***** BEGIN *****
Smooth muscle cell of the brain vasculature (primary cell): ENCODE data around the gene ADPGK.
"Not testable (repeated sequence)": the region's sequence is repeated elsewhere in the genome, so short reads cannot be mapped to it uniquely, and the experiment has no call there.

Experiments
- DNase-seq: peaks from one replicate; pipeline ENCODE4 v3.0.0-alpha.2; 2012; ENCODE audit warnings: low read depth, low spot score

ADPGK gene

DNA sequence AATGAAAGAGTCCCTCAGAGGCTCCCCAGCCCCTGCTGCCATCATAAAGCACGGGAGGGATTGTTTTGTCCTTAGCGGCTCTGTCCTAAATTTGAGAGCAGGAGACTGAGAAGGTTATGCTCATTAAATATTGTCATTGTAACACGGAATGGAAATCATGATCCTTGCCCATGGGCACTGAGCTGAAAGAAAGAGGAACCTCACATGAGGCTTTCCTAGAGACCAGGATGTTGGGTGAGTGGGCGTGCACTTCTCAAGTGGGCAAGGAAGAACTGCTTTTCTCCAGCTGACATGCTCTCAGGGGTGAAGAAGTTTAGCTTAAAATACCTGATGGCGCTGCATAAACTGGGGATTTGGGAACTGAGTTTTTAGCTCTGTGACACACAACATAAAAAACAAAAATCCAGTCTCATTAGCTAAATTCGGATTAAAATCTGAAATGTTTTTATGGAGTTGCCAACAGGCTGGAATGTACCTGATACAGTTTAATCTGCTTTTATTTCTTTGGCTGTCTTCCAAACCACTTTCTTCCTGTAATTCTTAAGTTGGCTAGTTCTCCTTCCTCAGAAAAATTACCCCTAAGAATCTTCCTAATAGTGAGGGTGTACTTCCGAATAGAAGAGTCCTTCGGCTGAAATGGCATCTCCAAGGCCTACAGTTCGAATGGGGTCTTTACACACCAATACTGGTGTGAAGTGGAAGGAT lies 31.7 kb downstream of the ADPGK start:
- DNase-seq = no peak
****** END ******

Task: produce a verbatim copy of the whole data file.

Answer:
Smooth muscle cell of the brain vasculature (primary cell): ENCODE data around the gene ADPGK.
"Not testable (repeated sequence)": the region's sequence is repeated elsewhere in the genome, so short reads cannot be mapped to it uniquely, and the experiment has no call there.

Experiments
- DNase-seq: peaks from one replicate; pipeline ENCODE4 v3.0.0-alpha.2; 2012; ENCODE audit warnings: low read depth, low spot score

ADPGK gene

DNA sequence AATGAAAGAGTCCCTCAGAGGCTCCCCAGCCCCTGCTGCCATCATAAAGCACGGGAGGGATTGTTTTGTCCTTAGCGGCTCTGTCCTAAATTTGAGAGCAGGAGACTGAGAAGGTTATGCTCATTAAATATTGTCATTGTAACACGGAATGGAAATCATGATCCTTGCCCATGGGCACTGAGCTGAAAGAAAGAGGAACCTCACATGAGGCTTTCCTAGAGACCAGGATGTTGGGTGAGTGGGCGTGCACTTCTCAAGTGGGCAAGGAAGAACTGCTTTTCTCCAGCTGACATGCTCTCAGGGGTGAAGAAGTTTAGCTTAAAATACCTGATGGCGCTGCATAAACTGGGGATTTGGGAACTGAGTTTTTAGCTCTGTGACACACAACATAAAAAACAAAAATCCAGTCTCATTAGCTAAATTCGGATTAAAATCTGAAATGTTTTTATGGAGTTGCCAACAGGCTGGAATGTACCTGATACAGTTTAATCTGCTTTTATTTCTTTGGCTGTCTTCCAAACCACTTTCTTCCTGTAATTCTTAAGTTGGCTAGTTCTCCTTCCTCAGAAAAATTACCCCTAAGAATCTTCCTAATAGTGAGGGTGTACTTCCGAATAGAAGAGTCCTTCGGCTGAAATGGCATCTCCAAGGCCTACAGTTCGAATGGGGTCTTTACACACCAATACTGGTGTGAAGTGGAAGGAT lies 31.7 kb downstream of the ADPGK start:
- DNase-seq = no peak